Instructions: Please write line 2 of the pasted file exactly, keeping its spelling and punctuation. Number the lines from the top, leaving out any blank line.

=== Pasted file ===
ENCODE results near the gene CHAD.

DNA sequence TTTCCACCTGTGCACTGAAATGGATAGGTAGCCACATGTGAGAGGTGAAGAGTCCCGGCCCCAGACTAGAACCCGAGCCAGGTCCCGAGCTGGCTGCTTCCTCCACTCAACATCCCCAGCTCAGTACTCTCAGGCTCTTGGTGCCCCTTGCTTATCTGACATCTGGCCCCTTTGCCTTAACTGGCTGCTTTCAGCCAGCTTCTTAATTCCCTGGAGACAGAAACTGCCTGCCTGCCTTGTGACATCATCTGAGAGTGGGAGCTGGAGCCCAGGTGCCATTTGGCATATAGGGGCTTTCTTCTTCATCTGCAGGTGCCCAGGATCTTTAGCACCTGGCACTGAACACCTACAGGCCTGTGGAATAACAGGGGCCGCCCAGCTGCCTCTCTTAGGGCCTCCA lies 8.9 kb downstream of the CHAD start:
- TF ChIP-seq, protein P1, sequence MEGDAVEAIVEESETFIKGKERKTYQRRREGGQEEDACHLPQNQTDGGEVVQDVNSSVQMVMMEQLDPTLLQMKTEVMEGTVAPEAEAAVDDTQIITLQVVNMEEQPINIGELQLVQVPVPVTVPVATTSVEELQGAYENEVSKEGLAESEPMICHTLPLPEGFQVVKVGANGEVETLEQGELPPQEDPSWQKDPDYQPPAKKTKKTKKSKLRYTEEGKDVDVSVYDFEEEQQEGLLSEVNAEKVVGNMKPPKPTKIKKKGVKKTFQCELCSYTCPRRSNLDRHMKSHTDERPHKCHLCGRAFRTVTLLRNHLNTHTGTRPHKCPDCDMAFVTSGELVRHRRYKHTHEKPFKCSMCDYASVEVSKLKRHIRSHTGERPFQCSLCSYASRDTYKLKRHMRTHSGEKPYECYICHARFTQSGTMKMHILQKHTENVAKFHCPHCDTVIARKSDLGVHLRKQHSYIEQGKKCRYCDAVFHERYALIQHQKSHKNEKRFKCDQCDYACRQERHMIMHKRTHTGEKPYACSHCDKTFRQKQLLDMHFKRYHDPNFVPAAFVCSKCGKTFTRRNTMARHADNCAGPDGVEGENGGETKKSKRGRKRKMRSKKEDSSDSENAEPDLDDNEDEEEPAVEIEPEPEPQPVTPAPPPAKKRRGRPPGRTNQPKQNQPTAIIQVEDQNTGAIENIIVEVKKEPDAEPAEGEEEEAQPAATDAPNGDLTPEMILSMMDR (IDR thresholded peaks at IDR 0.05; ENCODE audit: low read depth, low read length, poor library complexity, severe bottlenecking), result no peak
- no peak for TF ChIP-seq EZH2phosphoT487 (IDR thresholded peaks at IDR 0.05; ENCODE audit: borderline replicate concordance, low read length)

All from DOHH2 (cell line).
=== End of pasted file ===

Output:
DNA sequence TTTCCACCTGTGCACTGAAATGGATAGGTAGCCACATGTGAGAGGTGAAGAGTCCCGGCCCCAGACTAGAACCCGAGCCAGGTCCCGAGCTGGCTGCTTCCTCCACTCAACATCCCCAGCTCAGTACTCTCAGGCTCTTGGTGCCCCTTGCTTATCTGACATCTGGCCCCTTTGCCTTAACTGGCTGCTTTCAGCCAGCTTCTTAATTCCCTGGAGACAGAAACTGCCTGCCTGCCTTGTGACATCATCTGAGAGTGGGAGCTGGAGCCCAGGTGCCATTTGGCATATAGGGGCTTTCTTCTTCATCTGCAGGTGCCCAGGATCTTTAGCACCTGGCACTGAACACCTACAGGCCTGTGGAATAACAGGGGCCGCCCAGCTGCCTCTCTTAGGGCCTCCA lies 8.9 kb downstream of the CHAD start: